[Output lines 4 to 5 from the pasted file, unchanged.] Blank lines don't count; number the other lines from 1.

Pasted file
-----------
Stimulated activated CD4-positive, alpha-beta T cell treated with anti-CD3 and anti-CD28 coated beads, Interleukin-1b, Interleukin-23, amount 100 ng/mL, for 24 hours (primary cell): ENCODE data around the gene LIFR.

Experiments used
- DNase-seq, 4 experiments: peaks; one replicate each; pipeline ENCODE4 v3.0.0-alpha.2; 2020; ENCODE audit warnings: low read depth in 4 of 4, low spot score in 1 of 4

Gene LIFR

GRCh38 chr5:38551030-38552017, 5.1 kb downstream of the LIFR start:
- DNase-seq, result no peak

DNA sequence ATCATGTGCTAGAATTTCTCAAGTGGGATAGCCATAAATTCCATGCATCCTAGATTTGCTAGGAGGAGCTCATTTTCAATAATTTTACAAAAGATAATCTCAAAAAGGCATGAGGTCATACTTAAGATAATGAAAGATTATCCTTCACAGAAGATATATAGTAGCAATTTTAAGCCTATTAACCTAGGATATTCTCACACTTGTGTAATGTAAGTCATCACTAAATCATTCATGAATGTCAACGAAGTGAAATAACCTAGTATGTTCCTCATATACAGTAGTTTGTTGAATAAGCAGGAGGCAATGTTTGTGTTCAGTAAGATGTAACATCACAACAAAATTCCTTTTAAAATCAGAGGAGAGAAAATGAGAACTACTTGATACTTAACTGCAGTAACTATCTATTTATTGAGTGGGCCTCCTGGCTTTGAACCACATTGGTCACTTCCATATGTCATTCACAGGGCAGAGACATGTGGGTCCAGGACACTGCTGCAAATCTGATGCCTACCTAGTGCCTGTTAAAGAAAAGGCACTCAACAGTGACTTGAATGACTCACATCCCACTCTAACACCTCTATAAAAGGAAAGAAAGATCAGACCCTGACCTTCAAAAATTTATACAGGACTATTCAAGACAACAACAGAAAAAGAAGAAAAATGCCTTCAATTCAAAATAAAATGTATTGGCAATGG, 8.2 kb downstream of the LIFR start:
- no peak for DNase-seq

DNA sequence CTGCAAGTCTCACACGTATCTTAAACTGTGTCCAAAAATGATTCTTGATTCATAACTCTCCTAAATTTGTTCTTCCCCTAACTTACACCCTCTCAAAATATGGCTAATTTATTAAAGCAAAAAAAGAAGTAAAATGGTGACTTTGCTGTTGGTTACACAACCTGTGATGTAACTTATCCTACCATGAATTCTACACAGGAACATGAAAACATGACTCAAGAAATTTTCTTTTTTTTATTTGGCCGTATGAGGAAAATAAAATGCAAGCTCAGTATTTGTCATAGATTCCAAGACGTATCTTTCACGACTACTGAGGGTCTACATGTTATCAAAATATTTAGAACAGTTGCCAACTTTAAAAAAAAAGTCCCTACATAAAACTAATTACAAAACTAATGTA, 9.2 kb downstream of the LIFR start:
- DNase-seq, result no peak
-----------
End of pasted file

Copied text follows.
Gene LIFR

GRCh38 chr5:38551030-38552017, 5.1 kb downstream of the LIFR start: